[PATCH v3 4/5] tox: Integrate tox-docker

Stephen Finucane stephen at that.guru
Mon Aug 26 02:26:45 AEST 2019

On Thu, 2019-08-22 at 23:52 +1000, Daniel Axtens wrote:
> > >  .. code-block:: shell
> > >  
> > > -   $ tox -e py27-django18
> > > +   $ tox -e py36-django21-mysql
> > 
> > So I'm trying this out (finally!) and it seems to want to install all
> > the dependencies locally before starting a container. I don't have the
> > mysql bits installed, so it fails looking for `mysql_config`. Is this
> > supposed to happen or am I Doing It Wrong?
> > 
> Ok, so on further analysis it looks like this is the designed behaviour:
> that when running tox, all the python versions and local dependencies
> would live on my laptop directly rather than in a docker container.


> If so, I'm not a fan. I am not primarily a web, python, or database
> developer and I like having all of that stuff live in an isolated docker
> container. I especially like that it's also consistent for everyone who
> wants to hack on patchwork - that they can run the full suite of tests
> across all the supported versions with nothing more than docker and
> docker-compose. tox-docker provides, afaict, no way to do this. (Also,
> less universally, I run Ubuntu, not Fedora and getting multiple python
> versions is a pain, as you can see from the dockerfiles.)
> What's the main problem that you're trying to solve here? Is it that you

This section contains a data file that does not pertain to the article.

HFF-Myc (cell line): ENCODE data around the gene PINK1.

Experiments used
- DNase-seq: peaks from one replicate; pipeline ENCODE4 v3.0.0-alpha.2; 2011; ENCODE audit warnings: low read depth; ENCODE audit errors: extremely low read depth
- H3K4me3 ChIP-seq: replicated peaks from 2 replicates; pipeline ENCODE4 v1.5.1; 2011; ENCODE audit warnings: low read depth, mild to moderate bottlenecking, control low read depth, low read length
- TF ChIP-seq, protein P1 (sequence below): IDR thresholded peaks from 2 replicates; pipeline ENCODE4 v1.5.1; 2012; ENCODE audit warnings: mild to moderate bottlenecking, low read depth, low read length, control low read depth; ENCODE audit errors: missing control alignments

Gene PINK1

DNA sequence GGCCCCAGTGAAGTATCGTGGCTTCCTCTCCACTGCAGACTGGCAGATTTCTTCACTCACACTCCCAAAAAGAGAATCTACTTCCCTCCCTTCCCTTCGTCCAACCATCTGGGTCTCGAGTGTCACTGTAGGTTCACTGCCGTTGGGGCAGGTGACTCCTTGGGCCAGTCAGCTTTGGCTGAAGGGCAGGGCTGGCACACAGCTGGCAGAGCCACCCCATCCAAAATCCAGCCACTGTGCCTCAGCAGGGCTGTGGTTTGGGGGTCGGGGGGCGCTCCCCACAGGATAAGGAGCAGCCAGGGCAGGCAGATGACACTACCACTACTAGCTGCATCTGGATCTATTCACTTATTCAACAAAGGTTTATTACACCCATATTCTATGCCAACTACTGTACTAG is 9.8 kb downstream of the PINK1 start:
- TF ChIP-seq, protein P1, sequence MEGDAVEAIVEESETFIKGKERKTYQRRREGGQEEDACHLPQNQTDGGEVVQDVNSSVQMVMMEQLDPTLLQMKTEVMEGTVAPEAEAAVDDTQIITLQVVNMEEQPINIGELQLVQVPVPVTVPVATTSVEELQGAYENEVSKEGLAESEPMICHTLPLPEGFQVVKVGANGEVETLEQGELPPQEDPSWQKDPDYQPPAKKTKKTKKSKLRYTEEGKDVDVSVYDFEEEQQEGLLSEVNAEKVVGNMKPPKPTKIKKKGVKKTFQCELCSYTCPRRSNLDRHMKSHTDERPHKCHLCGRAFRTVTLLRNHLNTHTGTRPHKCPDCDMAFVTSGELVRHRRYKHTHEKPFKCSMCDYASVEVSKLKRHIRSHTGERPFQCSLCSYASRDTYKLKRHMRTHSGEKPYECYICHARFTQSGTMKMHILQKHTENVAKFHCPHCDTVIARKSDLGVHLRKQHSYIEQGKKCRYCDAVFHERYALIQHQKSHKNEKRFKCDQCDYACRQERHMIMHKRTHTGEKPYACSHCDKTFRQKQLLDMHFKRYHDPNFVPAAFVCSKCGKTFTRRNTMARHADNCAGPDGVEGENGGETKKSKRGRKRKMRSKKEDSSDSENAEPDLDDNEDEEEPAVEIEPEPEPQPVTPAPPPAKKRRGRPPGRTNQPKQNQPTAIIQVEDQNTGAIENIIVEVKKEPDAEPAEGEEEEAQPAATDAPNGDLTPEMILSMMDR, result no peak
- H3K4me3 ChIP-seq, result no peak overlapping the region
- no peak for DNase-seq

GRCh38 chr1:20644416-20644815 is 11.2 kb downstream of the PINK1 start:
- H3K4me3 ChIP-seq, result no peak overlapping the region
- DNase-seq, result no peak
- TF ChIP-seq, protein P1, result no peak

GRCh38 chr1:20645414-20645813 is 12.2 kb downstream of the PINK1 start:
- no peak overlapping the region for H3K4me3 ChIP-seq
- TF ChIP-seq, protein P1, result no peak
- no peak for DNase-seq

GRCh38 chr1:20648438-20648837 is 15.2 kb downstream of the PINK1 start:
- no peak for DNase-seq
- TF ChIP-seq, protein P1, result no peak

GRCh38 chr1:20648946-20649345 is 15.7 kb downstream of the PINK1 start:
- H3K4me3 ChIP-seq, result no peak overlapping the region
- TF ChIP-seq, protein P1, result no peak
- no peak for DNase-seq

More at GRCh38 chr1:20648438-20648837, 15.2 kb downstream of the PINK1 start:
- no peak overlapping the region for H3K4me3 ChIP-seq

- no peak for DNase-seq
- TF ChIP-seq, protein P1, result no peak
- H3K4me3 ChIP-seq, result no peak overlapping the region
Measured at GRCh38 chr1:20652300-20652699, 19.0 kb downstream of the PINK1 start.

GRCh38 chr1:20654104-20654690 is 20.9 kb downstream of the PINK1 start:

> have to type 'docker-compose run web --tox -e py36-django21' rather than
> just 'tox -e py36-django21'?

Personally, I'm finding I'm having to jump through a lot of hoops to
get docker working as I expect, including things like needing to create
the '.env' file so it uses the right UID, and it also takes _forever_
to rebuild (which I need to do rather frequently as I tinker with
dependencies). Finally, it doesn't work like I'd expect a Python thing
to usually work, meaning whenever I go to tinker with Patchwork after a
break, I need to re-learn how to test things. Given that I have an
environment that already has most of the dependencies needed to run
this, I'm not really getting any of the benefits docker provides but am
seeing most of the costs.

How about we don't strip the 'web' Dockerfile to the bones and instead
add this as an alternate approach to running tests? I get faster tests
and you still get full isolation. Alternatively, we can switch to pure
Python DB drivers (removing the need for non-Python dependencies) in
our development requirements.txt and use pyenv to provide multiple
Python versions? That avoids having two ways to do the same thing but
does still mean you need a little work on your end, which might not be


> Regards,
> Daniel

More information about the Patchwork mailing list